Weekly Practice in Conscious Living

814th Week: Being Kind Doesn’t Mean You Have to Agree

In a recent On Being broadcast on NPR, I heard a story about Howard Thurman’s grandmother. Howard Thurman was a prominent figure in the civil rights movement and was an influential theologian. He was a mentor of Dr. Martin Luther King and also one of the principle architects of nonviolent protests. His grandmother was a former slave who owned land in an area where there were also white people.

Apparently, Thurman’s grandmother had a neighbor, a white woman who apparently was unkind to all in her neighborhood and not just to Thurman’s grandmother. At one point, the neighbor began to gather chicken droppings from her chicken coop on a regular basis and dump them on the garden of Thurman’s grandmother. Rather than retaliate, his grandmother turned the chicken droppings into the soil each time they arrived. In time, her garden flourished because of all the natural fertilizer in the chicken droppings.

The neighbor woman eventually became quite ill and, because of her way of relating to people, no one was willing to visit her or help her. One day, Thurman’s grandmother went to visit the woman, taking her a large bouquet of flowers. The woman was surprised and delighted to receive the flowers and commented on how beautiful they were. Thurman’s grandmother said in response that the flowers were so beautiful because of all the neighbor’s contributions of fertilizer to her garden.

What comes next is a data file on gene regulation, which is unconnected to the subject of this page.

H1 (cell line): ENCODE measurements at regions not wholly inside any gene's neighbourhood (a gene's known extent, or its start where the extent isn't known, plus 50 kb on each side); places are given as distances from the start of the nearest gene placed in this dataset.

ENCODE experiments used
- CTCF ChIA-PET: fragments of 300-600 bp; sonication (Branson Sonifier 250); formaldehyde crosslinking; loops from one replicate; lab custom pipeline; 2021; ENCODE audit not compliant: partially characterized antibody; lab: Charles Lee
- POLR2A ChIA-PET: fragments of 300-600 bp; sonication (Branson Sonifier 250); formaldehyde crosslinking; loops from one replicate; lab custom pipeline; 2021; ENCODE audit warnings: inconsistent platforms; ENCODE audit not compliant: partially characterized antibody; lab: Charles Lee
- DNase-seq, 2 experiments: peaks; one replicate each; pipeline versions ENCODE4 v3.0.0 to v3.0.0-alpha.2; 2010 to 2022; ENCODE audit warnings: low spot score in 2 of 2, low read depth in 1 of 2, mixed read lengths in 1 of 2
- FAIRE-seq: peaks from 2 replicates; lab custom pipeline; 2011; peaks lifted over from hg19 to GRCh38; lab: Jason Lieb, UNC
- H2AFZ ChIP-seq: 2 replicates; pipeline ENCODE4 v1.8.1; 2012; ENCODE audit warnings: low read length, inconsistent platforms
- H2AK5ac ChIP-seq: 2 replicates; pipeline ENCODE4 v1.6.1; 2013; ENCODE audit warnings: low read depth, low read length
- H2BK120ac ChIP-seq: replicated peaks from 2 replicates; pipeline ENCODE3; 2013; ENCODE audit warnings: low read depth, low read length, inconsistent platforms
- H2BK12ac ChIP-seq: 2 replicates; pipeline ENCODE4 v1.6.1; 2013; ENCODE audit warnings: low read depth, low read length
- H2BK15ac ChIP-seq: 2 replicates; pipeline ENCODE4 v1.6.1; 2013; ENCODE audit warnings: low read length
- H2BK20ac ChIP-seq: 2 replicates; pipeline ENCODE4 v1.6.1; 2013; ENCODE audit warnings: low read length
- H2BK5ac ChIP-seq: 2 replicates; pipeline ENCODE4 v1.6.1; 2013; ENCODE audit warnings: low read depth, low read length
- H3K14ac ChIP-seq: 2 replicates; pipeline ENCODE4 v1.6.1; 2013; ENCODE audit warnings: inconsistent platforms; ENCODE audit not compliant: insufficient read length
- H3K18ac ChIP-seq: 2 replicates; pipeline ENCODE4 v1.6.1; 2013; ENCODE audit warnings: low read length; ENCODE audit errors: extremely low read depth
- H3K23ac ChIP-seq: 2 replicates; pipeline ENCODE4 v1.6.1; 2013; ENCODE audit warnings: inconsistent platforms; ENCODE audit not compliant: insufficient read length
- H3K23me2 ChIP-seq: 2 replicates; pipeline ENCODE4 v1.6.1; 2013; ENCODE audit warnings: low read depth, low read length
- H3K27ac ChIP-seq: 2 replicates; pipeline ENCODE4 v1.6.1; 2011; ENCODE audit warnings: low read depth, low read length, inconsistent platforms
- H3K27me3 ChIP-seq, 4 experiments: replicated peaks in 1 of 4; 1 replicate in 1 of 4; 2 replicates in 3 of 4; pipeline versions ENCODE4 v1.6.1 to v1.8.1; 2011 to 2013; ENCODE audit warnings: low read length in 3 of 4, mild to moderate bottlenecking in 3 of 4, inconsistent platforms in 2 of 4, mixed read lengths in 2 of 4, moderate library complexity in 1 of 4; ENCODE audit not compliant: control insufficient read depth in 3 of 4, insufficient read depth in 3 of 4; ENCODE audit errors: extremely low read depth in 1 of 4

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Weekly Practice in Conscious Living

813th Week: Cultivating an Internal Sense of Safety

Recently, I had a conversation with a colleague that revolved around the subject of cultivating an internal sense of safety. We talked about how external safety isn’t a sure thing and, in these uncertain times, doesn’t ring true as a possibility for many people. 

My deepest sense, as we talked, was that the only place I could find a reliable sense of safety, and it’s a relative thing, is inside my own embodied core presence. This is because embodied presence is something we carry within us all the time, even when we’re unaware of it. 

I’ve talked many times about the dynamic of “foreground/background”. Depending on what we experience in any given moment, feelings of activation, distress, overwhelm, and/or shutdown may have moved into the foreground of our awareness. When this happens, our internal steadiness and embodied core presence slide into the background and we no longer experience these qualities of our inherent being.

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Weekly Practice in Conscious Living

812th Week: Managing Uncertainty

One of the things that most of us find challenging is to manage uncertainty. It’s a natural response to be uncomfortable with not knowing what’s going to happen next or where we are headed, individually and collectively. For some people, finding conspiracy theories offers an experience of “knowing what’s going on” that calms the discomfort most of us feel around uncertainly. For others, anxiety becomes a constant companion and they have difficulty truly soothing themselves. For yet others, becoming numb and shutting down is their natural response to constant and mounting uncertainty.

Also, I want to affirm that having a response to uncertainty is certainly normal and not necessarily something that needs the kind of process I’ll describe below, so please be gentle with yourself when circumstances elicit discomfort and anxiety about the future.